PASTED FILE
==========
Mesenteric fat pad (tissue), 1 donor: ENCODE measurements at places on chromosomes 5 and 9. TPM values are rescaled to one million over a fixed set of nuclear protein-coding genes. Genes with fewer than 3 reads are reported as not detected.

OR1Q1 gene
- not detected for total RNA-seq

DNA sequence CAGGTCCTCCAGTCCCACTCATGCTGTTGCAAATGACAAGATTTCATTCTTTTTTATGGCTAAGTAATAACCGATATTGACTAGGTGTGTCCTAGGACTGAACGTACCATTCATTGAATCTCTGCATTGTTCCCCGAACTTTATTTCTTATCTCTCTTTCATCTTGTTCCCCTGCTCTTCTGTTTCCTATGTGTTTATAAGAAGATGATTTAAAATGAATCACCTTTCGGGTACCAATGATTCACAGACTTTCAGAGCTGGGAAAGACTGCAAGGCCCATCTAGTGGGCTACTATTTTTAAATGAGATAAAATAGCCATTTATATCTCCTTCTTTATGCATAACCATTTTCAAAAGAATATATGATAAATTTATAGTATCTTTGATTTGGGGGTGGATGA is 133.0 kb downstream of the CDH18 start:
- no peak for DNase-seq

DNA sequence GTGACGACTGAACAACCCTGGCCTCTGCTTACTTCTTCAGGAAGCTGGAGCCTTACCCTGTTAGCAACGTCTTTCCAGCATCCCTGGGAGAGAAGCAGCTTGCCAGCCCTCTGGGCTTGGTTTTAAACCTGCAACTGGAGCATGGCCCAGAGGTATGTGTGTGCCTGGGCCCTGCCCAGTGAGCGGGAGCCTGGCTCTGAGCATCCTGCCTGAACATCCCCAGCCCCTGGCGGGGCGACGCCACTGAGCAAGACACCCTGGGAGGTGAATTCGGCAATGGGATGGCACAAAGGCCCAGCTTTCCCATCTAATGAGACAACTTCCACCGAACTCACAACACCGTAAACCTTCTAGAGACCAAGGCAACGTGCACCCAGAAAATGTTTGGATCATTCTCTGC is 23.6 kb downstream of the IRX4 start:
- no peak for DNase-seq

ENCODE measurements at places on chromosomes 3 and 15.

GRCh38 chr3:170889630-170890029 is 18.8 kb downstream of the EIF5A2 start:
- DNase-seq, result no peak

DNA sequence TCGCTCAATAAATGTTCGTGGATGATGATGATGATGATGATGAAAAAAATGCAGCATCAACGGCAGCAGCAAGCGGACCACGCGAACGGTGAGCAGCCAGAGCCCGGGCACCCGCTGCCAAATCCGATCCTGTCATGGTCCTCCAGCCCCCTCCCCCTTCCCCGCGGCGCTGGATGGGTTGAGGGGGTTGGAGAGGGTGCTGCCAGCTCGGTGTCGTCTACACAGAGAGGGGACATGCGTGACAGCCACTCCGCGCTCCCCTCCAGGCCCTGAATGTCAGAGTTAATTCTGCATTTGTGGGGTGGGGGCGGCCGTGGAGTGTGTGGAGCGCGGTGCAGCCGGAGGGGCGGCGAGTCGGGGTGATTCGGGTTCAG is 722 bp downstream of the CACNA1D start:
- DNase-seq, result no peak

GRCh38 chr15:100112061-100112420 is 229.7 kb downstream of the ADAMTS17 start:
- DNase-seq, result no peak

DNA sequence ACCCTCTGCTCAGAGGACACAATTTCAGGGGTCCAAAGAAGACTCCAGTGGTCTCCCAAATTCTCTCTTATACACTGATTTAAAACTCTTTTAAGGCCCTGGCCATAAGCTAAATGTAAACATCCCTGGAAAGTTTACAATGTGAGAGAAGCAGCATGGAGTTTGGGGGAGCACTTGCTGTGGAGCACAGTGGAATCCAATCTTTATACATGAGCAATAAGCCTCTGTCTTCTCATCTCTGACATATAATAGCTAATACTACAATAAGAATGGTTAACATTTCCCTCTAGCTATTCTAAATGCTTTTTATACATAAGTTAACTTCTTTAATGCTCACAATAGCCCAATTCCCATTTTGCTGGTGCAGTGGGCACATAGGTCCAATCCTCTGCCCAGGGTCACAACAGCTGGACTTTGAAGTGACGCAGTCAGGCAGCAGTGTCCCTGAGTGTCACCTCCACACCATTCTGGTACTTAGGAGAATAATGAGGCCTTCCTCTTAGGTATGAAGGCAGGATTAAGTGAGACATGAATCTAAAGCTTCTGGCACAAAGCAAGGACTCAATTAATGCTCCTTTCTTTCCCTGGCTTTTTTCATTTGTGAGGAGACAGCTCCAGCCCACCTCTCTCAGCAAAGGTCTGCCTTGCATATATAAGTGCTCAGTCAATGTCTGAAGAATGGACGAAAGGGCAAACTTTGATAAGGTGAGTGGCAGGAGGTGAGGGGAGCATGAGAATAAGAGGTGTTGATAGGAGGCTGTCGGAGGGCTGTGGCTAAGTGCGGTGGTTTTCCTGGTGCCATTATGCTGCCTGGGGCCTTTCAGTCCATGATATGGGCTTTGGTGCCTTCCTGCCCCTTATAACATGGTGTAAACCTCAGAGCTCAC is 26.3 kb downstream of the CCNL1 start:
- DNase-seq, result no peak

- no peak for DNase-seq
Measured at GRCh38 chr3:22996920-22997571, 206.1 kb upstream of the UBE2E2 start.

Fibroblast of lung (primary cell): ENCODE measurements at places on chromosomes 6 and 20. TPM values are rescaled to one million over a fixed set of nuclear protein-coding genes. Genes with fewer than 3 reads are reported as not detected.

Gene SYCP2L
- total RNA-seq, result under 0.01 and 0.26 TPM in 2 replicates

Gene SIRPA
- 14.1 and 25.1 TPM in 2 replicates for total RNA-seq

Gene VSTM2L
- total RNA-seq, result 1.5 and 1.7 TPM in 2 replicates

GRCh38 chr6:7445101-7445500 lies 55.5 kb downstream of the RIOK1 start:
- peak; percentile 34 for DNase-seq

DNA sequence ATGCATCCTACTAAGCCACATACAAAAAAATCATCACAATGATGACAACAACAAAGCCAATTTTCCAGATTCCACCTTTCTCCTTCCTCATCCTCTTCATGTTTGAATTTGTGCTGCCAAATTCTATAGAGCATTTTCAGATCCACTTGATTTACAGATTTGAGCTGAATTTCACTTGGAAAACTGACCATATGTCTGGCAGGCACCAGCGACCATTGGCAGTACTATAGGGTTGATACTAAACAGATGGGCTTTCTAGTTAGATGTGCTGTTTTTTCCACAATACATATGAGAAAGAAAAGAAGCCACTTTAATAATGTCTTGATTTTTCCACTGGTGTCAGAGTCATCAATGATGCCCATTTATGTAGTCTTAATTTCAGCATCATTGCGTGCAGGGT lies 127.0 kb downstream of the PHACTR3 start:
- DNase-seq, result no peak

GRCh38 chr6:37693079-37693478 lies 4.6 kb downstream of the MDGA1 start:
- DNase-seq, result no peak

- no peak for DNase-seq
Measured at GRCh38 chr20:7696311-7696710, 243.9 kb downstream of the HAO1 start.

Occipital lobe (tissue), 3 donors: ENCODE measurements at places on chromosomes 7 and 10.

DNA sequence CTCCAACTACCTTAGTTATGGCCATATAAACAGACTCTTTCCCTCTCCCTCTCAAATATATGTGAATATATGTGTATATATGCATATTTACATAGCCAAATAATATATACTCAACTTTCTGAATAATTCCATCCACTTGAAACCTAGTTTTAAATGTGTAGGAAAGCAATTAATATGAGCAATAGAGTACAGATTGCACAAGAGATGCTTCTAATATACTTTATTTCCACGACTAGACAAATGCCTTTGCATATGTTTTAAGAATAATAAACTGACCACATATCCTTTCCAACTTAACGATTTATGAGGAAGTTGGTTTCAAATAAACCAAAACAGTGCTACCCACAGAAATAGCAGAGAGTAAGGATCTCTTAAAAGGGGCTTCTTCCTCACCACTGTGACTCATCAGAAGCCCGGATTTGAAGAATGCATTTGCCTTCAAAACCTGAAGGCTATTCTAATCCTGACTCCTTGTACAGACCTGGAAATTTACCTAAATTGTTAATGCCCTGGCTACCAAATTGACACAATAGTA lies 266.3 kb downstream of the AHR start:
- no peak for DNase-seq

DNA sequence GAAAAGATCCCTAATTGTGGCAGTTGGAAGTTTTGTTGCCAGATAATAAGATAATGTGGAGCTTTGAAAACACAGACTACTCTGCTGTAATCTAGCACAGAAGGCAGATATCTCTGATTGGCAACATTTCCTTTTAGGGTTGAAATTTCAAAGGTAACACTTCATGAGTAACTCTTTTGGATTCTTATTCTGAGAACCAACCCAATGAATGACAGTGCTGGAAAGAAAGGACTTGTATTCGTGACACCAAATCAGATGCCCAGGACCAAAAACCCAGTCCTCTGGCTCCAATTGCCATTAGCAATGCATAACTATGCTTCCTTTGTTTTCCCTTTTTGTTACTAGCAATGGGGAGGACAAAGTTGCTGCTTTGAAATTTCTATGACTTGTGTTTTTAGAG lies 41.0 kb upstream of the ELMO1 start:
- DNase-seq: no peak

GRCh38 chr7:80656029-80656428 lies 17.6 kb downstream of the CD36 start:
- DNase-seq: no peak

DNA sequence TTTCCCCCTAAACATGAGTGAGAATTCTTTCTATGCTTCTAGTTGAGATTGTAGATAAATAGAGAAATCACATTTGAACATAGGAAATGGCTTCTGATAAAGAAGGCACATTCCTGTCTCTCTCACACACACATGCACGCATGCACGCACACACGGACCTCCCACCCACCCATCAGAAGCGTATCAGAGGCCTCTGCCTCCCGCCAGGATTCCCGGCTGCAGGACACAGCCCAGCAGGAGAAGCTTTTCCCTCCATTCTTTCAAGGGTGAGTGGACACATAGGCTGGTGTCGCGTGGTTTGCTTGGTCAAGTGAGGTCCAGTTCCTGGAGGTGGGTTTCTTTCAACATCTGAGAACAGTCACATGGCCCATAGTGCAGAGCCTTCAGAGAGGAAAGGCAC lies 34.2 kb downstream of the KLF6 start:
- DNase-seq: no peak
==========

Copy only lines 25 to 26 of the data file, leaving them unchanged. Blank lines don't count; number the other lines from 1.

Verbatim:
- total RNA-seq, result 1.5 and 1.7 TPM in 2 replicates

GRCh38 chr6:7445101-7445500 lies 55.5 kb downstream of the RIOK1 start: